Monday, April 30, 2012

The End of The Chapter: The Moth Diaries

As each chapter ends, the desire to put the book down in order to go to the bathroom, go to sleep, or get going to work may come over the reader. Smart authors avoid this by making the ends of their chapters so fantastic that the reader has no choice but to continue on their literary journey, uninterrupted. Some do this with thrilling cliffhangers, others with painful emotional reveals. Regardless of the technique, the end of the chapter has a certain feel to it, a teasing look that says, “Sure, this part of the story’s over. But don’t you want to find out what happens next?

Today, I am celebrating the end of the preface in The Moth Diaries by Rachel Klein (Bantam, 2003).

“To anyone who wonders whether it’s possible to survive adolescence, that’s as much as I can offer of reassurance."

This chilling line closes out the preface, in which we learn that after the events chronicled in her diary, the protagonist was sent to a mental institution for being a psychotic with a personality disorder. Talk about an unreliable narrator. Klein is telling us right from the start that we should be suspicious of every word we read.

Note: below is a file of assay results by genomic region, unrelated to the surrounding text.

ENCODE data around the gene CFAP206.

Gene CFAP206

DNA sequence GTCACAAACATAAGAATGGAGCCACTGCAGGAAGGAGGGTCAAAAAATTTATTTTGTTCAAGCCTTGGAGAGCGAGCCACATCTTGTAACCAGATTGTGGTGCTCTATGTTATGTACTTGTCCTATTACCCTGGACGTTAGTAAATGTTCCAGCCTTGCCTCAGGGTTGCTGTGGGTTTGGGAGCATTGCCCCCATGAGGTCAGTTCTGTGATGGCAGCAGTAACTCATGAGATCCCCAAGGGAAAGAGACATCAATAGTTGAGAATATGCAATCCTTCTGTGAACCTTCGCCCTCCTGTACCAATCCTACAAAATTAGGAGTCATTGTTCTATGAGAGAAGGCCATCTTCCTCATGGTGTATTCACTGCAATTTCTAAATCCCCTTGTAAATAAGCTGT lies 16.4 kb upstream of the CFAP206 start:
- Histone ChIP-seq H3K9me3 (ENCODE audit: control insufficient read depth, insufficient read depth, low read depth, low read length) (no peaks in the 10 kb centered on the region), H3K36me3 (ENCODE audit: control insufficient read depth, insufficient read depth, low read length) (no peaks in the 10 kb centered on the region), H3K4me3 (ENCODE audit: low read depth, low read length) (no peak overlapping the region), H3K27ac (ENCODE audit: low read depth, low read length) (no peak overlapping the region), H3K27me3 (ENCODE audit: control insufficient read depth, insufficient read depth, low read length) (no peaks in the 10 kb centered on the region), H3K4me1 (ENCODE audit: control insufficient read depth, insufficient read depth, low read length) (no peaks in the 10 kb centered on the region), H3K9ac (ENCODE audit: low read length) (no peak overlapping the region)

These words also nicely set up a big theme of the novel. Adolescence is a strange disconnected time; you have left childhood behind, but you still barely resemble the adult you may become in the future. Earlier in the preface, the narrator says that she looks at her journal and sees “words in an unfamiliar handwriting.”

Those in the throes of adolescence fluctuate madly between the heights of elation and the depths of despair. Every event is either the best thing that ever happened to anyone or the end of the world. The narrator assures us that as intense as these feelings are, one day we will look back on them and wonder what the big deal was. It’s cold comfort to those in the midst of it, but it’s the best she can do.

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